There is an ongoing format war between the TV display industry players: It verses about the HDR or High Dynamic Range video optimization algorithms they enable inside their products.
When you watch HDR enabled content on an HDR enhanced display, you will perceive not only a boost on contrast, but also an enhanced color pallette, including one or two magnitudes more of available colors hue when compared against SDR (Standard Dynamic Range).
In short, the resulting HDR video will stand up in exceptional quality rendering when compared against SDR standard displays.
The aim of HDR enabled content is to maintain human vision quality between the whole video process: capture, editing and post processing, streaming and displaying.
If you already seen an HDR enhanced video on a suitable TV, then you know what I am talking about: The resulting HDR high dynamic range quality increase is easily noticeable by anyone !
The two main HDR formats disputing their place in your home are HDR10 and the Dolby Vision: The HDR10 is promoted by Samsung and Sony among other manufacturers and there is no licensing fee in order to use it. On the other side of the ring we may find Dolby Vision, a proprietary HDR format, including licenses fees to be paid by manufacturers that want to include it inside their products.
HDR Video sources
Amazon and Netflix video streaming services are already streaming HDR enhanced 4k video content: When their streaming apps detect HDR format being supported on your display, they will send you either an HDR10 or Dolby vision enhanced video streaming.
Youtube is also jumping into the HDR bandwagon, as announced by Robery Kyncl, chief business officer on CES 2016.
In the following paragraphs we will expose some of each HDR format strengths and debilities.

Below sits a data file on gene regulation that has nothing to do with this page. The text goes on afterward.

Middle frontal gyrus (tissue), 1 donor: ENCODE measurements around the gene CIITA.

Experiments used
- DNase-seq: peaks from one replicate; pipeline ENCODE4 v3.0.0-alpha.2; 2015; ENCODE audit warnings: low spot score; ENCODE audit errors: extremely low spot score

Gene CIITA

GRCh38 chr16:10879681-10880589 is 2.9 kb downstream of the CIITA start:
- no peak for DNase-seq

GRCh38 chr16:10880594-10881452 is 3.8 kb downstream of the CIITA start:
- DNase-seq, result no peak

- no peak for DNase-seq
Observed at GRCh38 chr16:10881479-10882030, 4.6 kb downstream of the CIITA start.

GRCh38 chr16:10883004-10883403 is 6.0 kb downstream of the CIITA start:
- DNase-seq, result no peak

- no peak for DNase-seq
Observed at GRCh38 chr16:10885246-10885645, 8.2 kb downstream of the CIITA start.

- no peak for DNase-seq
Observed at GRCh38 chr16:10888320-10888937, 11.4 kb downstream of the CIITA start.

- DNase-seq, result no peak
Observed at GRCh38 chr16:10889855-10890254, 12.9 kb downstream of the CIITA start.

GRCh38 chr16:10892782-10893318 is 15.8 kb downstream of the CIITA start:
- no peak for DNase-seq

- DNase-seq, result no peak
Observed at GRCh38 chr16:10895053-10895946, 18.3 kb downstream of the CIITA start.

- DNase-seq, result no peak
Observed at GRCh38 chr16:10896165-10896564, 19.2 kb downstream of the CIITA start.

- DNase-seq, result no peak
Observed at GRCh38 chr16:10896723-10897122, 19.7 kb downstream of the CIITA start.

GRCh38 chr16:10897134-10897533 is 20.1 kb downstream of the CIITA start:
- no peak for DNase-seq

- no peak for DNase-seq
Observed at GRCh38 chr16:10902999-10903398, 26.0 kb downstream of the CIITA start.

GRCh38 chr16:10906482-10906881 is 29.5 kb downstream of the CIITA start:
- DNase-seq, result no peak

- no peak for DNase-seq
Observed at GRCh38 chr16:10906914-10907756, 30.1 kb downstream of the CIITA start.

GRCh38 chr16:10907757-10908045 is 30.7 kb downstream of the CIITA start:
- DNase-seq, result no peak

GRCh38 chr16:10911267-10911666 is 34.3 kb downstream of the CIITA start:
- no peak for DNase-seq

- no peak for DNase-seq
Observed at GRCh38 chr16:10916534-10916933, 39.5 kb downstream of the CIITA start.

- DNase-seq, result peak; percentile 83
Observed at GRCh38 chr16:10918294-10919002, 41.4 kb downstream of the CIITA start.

Dolby Vision HDR format
The Dolby Vision format calls for 12 bits of information per color channel, enhancing yet more the contrast and colors pallette when compared against HDR10.
As usual with Dolby products, the whole Dolby Vision HDR process is included by their license.
The TV display manufacturer needs to include specific fine-tuning information for their hardware capabilities so the Dolby Vision processor can enhance the video in a personalized way.
In addition, also the content source needs to be mastered through the Dolby Vision algorithms. I can easily imagine that these tightly bounded processing and displaying stages controlled by the Dolby Vision process may help a lot on the resulting video quality.
HDR10 High Dynamic Range format
The HDR format uses 10 bits for color depth, which enables the dramatic enhancement that HDR calls for.
Also, the HDR10 does not require specific fine-tuning information available from the display it is being used. This fact, along with no license fee neeeded, may help the TV display industry to include HDR10 support on their HDR capable products right away.
On the other hand, the lesser bit depth and the missing fine tuning for each TV display hardware specs, will make an HDR10 enabled TV display show a less impressive HDR video output.
Which HDR format may shall I consider on my purchases ?
From the technical side, there may be a winner on this war, but as usual, such decision involves political and practical considerations into factoring.
If you are choosing a media player then you may consider a TV BOX supporting both HDR standards, as may be the case with Amlogic S912 based media players.
From the TV display side, it seems that the ones supporting Dolby Vision can also -even through future firmware updates- support HDR10 too, as technically it is a “downgrade”, which means that the hardware is already capable of HDR10, if it is prepared for Dolby Vision HDR. This is the case with some VIZIO Dolby Vision TV sets.
You can also find TV sets that already support both HDR formats from the start, as it is the case with the LG and Philips brands.